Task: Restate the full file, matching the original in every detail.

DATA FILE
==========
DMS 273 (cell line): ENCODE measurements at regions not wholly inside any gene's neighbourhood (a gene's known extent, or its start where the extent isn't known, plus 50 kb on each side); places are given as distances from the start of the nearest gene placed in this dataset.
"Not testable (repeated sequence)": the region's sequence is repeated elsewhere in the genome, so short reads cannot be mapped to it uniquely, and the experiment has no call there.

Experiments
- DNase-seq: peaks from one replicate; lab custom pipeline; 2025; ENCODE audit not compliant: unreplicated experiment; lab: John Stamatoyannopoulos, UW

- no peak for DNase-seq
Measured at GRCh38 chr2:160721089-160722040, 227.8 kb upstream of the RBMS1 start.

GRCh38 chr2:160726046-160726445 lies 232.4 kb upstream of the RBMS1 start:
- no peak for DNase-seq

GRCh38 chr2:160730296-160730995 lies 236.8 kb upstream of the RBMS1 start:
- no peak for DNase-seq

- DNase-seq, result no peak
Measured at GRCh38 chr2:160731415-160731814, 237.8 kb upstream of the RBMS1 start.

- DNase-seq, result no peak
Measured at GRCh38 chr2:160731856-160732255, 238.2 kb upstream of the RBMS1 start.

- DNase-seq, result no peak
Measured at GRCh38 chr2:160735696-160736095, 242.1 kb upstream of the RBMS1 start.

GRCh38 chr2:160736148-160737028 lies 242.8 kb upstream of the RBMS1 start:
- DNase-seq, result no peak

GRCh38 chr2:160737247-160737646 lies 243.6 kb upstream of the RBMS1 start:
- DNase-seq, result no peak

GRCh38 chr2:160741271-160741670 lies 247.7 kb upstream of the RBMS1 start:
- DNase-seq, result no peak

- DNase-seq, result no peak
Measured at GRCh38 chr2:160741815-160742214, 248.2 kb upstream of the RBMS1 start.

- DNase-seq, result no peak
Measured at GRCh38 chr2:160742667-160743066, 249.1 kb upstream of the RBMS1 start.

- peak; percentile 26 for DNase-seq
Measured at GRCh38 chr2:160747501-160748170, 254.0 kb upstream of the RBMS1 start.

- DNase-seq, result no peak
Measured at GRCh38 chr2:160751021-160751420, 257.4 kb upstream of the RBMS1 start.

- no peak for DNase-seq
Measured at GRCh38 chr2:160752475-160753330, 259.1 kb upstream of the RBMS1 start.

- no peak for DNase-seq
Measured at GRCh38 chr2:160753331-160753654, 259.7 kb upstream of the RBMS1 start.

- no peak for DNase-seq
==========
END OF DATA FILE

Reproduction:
DMS 273 (cell line): ENCODE measurements at regions not wholly inside any gene's neighbourhood (a gene's known extent, or its start where the extent isn't known, plus 50 kb on each side); places are given as distances from the start of the nearest gene placed in this dataset.
"Not testable (repeated sequence)": the region's sequence is repeated elsewhere in the genome, so short reads cannot be mapped to it uniquely, and the experiment has no call there.

Experiments
- DNase-seq: peaks from one replicate; lab custom pipeline; 2025; ENCODE audit not compliant: unreplicated experiment; lab: John Stamatoyannopoulos, UW

- no peak for DNase-seq
Measured at GRCh38 chr2:160721089-160722040, 227.8 kb upstream of the RBMS1 start.

GRCh38 chr2:160726046-160726445 lies 232.4 kb upstream of the RBMS1 start:
- no peak for DNase-seq

GRCh38 chr2:160730296-160730995 lies 236.8 kb upstream of the RBMS1 start:
- no peak for DNase-seq

- DNase-seq, result no peak
Measured at GRCh38 chr2:160731415-160731814, 237.8 kb upstream of the RBMS1 start.

- DNase-seq, result no peak
Measured at GRCh38 chr2:160731856-160732255, 238.2 kb upstream of the RBMS1 start.

- DNase-seq, result no peak
Measured at GRCh38 chr2:160735696-160736095, 242.1 kb upstream of the RBMS1 start.

GRCh38 chr2:160736148-160737028 lies 242.8 kb upstream of the RBMS1 start:
- DNase-seq, result no peak

GRCh38 chr2:160737247-160737646 lies 243.6 kb upstream of the RBMS1 start:
- DNase-seq, result no peak

GRCh38 chr2:160741271-160741670 lies 247.7 kb upstream of the RBMS1 start:
- DNase-seq, result no peak

- DNase-seq, result no peak
Measured at GRCh38 chr2:160741815-160742214, 248.2 kb upstream of the RBMS1 start.

- DNase-seq, result no peak
Measured at GRCh38 chr2:160742667-160743066, 249.1 kb upstream of the RBMS1 start.

- peak; percentile 26 for DNase-seq
Measured at GRCh38 chr2:160747501-160748170, 254.0 kb upstream of the RBMS1 start.

- DNase-seq, result no peak
Measured at GRCh38 chr2:160751021-160751420, 257.4 kb upstream of the RBMS1 start.

- no peak for DNase-seq
Measured at GRCh38 chr2:160752475-160753330, 259.1 kb upstream of the RBMS1 start.

- no peak for DNase-seq
Measured at GRCh38 chr2:160753331-160753654, 259.7 kb upstream of the RBMS1 start.

- no peak for DNase-seq